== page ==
Custom Publication of the Bangor Daily News

Little Boy and Fat Man

Posted Nov. 08, 2012, at 3:49 p.m.
Paul Lucey of Orono is a retired Marine aviator.
Brian Swartz
Paul Lucey of Orono is a retired Marine aviator.

It was the summer of 1945 and I was a Marine aviator on the island of Okinawa. The island was “secure” after the savage Battle of Okinawa. Our next mission was to “soften up” Japan for the attack on the home islands.

Japan was being strangled by a ring of steel including Marine and Air Force air strikes, Navy carriers harrying the homeland, B-29s from Iwo Jima and Saipan, and a submarine embargo — all preparing for Operation Downfall, code name for the invasion. Japan had been preparing its defense for years and if the Battle of Okinawa was any example, the Pacific version of D-Day would be ferocious and bloody.

On Aug. 6, in the midst of invasion battle plans, we heard of a new U.S. weapon. An “atomic” bomb had been dropped on the city of Hiroshima. Three days later, another was dropped on the seaport of Nagasaki.

On Aug. 15, Japan surrendered; on Sept. 2, the war was officially over.

The realization that the war was over took some time to sink in — no more combat air patrols, no more bomber missions or the fear of kamikaze attacks.

The last entry in my WWII flight log book was on Aug. 23, 1945. On that day, Corsairs from Okinawa flew a last flight to Yokosuka, Japan. Our 50-caliber machine guns and bomb and rocket racks were without ammo.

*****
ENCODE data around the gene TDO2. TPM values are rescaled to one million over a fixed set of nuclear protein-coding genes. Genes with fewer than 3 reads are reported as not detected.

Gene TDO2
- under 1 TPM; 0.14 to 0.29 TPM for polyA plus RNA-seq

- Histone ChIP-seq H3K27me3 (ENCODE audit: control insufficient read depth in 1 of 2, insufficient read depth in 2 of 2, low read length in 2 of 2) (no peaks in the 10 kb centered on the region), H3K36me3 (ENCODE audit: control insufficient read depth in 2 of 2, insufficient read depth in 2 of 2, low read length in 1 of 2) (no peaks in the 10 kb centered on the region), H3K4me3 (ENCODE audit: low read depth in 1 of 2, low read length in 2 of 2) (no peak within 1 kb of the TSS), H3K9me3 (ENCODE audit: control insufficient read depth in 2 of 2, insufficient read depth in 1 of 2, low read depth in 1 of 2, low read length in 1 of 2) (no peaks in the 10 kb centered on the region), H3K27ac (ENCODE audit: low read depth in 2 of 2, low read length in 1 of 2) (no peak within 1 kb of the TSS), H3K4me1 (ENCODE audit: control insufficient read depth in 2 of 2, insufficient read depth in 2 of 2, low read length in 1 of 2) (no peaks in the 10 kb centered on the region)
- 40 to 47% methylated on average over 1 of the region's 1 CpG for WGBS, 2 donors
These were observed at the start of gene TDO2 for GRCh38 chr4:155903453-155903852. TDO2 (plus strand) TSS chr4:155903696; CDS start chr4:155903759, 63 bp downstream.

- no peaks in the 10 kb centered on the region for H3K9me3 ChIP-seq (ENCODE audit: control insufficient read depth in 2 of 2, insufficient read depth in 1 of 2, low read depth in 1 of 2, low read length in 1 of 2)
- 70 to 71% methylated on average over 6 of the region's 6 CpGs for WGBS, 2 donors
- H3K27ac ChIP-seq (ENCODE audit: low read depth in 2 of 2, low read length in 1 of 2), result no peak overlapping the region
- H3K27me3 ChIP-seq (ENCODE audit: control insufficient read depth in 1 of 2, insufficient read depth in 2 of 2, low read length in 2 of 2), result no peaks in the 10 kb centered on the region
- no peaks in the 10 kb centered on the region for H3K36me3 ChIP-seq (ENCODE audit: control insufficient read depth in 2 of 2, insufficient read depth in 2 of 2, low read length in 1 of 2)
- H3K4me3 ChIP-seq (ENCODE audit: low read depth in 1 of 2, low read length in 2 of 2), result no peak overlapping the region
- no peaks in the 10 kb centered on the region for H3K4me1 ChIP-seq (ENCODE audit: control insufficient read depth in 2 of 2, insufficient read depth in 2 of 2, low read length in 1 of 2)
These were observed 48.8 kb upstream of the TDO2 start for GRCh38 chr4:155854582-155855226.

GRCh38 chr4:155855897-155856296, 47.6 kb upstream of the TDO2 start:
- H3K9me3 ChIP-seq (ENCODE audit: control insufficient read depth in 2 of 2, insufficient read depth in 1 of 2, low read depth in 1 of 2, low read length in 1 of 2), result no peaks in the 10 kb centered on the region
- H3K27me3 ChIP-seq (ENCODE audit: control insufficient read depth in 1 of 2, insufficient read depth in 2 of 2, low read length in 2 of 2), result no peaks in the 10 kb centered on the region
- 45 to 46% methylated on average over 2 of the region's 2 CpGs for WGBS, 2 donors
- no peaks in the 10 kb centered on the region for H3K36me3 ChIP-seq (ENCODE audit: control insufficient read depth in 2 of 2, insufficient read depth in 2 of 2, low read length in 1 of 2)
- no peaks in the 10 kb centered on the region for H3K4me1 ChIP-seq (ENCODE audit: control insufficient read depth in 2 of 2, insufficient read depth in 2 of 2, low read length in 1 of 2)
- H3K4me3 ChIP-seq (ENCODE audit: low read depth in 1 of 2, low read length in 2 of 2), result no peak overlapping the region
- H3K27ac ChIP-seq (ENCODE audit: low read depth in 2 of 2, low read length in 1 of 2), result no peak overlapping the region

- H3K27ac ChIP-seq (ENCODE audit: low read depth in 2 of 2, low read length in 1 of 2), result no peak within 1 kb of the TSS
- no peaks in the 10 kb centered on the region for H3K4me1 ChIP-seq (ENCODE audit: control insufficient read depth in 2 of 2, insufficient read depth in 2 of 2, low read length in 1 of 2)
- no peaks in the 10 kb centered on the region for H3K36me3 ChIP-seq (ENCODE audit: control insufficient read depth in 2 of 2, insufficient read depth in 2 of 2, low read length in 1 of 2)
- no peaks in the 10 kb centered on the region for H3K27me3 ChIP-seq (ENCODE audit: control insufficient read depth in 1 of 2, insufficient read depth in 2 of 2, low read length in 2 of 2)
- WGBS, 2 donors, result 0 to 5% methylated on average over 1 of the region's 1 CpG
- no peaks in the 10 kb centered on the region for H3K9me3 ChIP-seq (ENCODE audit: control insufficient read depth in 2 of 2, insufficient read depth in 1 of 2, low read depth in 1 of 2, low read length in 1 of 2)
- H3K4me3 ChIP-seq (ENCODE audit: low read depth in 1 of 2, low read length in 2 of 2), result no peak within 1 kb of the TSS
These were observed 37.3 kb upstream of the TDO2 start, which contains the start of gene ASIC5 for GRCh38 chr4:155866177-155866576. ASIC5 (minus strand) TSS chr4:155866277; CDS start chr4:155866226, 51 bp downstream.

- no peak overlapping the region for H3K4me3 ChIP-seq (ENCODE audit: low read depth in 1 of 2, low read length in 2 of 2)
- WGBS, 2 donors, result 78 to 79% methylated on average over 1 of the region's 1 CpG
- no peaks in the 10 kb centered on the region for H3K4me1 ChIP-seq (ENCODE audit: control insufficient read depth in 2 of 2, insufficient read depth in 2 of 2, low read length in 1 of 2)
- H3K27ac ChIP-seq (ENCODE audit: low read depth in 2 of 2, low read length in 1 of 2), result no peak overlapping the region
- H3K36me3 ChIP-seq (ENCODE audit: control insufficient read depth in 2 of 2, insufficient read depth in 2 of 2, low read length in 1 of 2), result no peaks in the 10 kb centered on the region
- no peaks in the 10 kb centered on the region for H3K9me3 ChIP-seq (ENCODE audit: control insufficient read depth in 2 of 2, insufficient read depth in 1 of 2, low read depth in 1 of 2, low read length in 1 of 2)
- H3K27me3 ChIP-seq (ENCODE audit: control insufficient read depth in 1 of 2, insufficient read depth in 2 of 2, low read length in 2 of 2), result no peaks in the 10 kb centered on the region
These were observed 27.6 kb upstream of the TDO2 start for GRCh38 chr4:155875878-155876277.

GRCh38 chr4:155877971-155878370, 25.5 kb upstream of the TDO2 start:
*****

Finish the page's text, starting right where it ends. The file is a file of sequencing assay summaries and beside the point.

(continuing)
As we flew over the string of heavily defended Japanese islands leading up to Kyushu, I thought now those islanders could also spike their guns and get back to peacetime living. We reached the mainland after three hours of flying when one word came from our squadron leader: “HIROSHIMA!.”

We spread our formation and looked far ahead. There it was, a black smudge on an otherwise green and brown landscape. We let down to 2,500 feet. The city had been incinerated by Little Boy, the first atomic bomb released in anger against an enemy. Only the skeletal remains of a building at Ground Zero remained standing in the rubble.

Three days later, a second bomb, called Fat Man, was dropped over the port city of Nagasaki. My sensibilities were numbed by the Hiroshima flyover, but I remember a lone smokestack still standing.

A memorial in the Hiroshima Peace Park symbolizes the pledge that “nuclear war will never again be waged.”

Paul Lucey lives in Orono.

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